We collected data on water quality using CBTs, which measure E. coli concentration. CBTs are suitable for low-resource settings where access to laboratory infrastructure is limited, and CBTs produce comparable results to other techniques such as ultra-membrane filtration (Stauber et al. 2014). However, CBTs do not measure other important indicators of water quality, such as fecal coliforms and fecal Streptococci. In this trial, we selected CBTs over other tests that include a broader array of indicator species to prioritize ease of use throughout multiple, rapid rounds of testing and iteration for adaptation. This decision also reflects the fact that water quality was only one factor in our adaptation decision matrix, and adaptation also considered adoption, feasibility, and cost of SWSCs. However, future studies may wish to test for a broader array of indicator species to more holistically evaluate water quality.

To our knowledge, this trial is the first to explore PDSA as a possible technique to adapt water quality interventions. SWSCs were originally designed in Ghana and adapted to Burkina Faso in this trial using systematic, data-driven PDSA cycles. Systematic adaptations help to ensure that core functions of an intervention are preserved while improving contextual fit (Kirk et al. 2020). In this case, we assessed microbial water quality to ensure that the SWSCs' ability to protect source water quality was preserved while adapting aspects of the container design to improve feasibility, acceptability, and cost.

PDSA cycles were originally developed in factories in the manufacturing sector, where improvement needs and results could often be readily observed in real-time. In contrast, households receiving rural WaSH interventions are typically dispersed, remote, and/or difficult to access due to factors such as poor road quality and seasonal flooding. These challenges make ongoing monitoring, evaluation, and improvement logistically difficult, time-consuming, and expensive (Fisher et al. 2020). Local artisans, supply manufacturers and importers, and WaSH implementing agencies may be geographically distant from recipient households, as they were in both here and the Ghana trial, making timely translation of evidence into action challenging.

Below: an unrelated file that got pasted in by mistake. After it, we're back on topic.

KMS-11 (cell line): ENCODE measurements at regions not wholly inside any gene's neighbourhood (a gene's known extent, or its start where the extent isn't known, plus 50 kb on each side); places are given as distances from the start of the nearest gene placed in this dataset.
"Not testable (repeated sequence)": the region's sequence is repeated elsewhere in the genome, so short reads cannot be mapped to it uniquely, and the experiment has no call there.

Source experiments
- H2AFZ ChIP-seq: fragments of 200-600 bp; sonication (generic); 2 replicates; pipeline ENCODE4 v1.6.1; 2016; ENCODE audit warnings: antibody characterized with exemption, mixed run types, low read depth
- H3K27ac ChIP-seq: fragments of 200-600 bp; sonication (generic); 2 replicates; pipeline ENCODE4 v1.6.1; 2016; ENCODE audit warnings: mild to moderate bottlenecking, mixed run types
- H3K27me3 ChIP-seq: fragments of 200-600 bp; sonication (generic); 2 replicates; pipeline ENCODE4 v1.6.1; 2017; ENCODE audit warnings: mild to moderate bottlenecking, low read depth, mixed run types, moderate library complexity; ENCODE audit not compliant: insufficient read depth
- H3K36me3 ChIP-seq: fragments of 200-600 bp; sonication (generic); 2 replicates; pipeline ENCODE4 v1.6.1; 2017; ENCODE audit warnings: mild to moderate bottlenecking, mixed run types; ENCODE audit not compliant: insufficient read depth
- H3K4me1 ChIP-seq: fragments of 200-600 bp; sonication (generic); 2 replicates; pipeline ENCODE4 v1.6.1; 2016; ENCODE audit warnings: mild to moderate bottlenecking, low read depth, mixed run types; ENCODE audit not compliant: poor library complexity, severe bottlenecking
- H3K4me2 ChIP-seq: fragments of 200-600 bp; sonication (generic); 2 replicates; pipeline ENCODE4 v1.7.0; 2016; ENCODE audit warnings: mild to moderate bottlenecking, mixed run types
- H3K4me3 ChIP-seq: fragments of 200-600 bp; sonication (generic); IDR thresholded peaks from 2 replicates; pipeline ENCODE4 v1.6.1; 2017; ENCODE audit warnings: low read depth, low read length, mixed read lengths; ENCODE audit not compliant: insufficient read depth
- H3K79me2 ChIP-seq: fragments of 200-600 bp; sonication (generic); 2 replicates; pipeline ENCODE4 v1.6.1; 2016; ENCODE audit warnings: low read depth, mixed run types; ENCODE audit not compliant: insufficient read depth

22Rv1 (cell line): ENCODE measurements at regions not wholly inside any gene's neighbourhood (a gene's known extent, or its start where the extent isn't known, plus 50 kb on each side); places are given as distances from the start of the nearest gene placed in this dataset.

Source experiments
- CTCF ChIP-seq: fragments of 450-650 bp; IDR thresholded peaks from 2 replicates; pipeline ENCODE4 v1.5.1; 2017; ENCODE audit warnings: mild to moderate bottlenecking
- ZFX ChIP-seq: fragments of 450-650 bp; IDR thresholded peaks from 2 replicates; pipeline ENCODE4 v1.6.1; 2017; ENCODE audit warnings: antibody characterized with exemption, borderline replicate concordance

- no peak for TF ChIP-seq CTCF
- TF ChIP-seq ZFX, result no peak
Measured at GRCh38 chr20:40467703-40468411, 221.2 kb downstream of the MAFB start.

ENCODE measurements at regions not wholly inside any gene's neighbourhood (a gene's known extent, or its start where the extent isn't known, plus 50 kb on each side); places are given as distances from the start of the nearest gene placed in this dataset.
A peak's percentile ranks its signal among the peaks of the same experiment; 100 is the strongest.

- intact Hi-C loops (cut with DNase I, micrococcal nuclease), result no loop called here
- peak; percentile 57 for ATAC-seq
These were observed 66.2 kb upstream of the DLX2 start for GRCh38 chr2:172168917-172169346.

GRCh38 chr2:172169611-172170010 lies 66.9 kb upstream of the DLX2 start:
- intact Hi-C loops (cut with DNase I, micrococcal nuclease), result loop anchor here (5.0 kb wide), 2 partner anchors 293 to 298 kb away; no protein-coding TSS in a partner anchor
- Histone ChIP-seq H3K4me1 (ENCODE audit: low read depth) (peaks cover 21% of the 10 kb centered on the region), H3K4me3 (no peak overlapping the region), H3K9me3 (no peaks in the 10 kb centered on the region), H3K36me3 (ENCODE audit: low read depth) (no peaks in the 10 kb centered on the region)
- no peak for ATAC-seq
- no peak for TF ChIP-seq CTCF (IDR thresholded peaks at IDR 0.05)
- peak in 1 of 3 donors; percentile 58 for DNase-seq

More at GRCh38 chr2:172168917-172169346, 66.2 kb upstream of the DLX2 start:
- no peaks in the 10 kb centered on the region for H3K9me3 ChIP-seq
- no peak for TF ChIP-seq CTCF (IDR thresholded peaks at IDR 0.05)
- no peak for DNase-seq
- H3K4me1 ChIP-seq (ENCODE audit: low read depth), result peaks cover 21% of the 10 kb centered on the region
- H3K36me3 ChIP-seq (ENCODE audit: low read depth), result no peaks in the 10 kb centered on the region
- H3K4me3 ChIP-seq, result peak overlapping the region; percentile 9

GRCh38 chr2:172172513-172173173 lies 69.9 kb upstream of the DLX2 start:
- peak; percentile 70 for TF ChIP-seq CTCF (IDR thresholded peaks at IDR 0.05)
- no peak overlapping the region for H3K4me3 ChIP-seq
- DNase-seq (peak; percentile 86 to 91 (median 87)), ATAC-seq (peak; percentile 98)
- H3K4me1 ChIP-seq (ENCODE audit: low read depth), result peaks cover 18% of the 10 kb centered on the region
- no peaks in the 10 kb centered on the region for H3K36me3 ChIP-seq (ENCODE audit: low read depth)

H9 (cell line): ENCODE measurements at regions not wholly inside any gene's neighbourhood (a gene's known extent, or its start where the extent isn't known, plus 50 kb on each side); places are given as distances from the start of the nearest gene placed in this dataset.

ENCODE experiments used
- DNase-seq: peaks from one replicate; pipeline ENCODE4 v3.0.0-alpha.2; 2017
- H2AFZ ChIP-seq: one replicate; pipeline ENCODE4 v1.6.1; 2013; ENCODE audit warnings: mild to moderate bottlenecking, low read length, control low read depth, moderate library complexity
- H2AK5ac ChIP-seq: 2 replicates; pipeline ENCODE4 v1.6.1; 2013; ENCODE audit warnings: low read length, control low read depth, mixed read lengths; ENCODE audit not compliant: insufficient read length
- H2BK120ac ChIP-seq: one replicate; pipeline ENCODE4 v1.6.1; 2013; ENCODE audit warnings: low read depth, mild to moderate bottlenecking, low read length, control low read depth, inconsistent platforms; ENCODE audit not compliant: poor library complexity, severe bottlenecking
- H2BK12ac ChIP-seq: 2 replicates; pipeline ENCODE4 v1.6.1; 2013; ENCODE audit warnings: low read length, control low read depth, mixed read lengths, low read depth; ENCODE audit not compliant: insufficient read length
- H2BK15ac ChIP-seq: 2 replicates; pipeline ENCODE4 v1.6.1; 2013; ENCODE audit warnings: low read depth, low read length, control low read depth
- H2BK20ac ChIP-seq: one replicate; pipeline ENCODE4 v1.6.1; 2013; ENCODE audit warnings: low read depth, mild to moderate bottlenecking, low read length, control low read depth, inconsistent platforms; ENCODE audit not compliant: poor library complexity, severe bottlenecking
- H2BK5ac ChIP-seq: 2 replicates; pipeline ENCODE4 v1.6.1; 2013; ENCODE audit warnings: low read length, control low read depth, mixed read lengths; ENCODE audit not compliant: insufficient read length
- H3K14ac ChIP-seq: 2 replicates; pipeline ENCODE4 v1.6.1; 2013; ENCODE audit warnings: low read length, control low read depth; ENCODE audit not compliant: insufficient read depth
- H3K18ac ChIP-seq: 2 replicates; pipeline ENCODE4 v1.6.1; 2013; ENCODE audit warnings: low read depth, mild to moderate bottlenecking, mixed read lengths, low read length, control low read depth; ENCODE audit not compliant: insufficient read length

Despite these challenges, this trial demonstrates that data-driven systematic adaptations using PDSA are feasible in rural WaSH, provided that adequate funding and support are available. PDSA is a process designed to improve contextual fit, effectiveness, or both. We applied PDSA to adapt an SWSC intervention based on local needs and priorities. However, the methods used in this study for intervention adaptation could be similarly applied for adapting other WaSH products, such as adapting toilets to retain functionality to safely isolate feces while improving acceptability to users, affordability, manufacturing feasibility, and sustainability. We did not apply PDSA cycles to adapt the messaging around safe source use delivered in this study, but we suggest that PDSA may be a useful tool to adapt behavior change messaging as well. Future studies applying PDSA to adapt different interventions in a wider variety of contexts would be useful to explore its applicability as a tool to improve WaSH intervention delivery.

Given the proof of concept that PDSA methods are feasible, future research using head-to-head trials comparing interventions developed and adapted using different approaches (e.g., CQI-based vs. other implementation support approaches, rather than a no-intervention control) would help build the understanding of how best to improve the implementation of water quality and other WaSH interventions for which effectiveness under high adoption and sustainability conditions is already well established, and achieving these conditions is the primary challenge. For such interventions where efficacy under high sustained use has already been demonstrated, using implementation outcomes such as adoption and sustainability as the primary trial outcome would reduce the sample size needed to achieve adequate statistical power, compared to the sample size needed to detect small differences in microbial or health outcomes between groups (Brown et al. 2017).

CONCLUSIONS

We assessed the impact of an SWSC intervention on HSW in rural Burkina Faso. We adapted the SWSC to local user preferences and manufacturer capabilities using PDSA cycles. The SWSC intervention achieved significant reductions in E. coli contamination of HSW and had high levels of sustained use among intervention households. These results suggest that PDSA cycles are a viable tool to adapt WaSH technologies to improve contextual fit while preserving their core functions that protect against exposure to fecal pathogens.

ACKNOWLEDGEMENTS

We gratefully acknowledge the field team in Burkina Faso, study enumerators, and WaterAid staff and project managers without whom this study would not have been possible.

FUNDING

This research was funded by the Conrad N. Hilton Foundation and WaterAid US and Burkina Faso. D.M.A. is supported by grants from the University of North Carolina Royster Society of Fellows and from the National Institute of Environmental Health Sciences (No. T32ES007018).

CONFLICT OF INTEREST

The authors declare that there are no conflicts of interest.

DATA AVAILABILITY STATEMENT

All relevant data are available from an online repository or repositories (https://doi.org/10.15139/S3/IGSF54).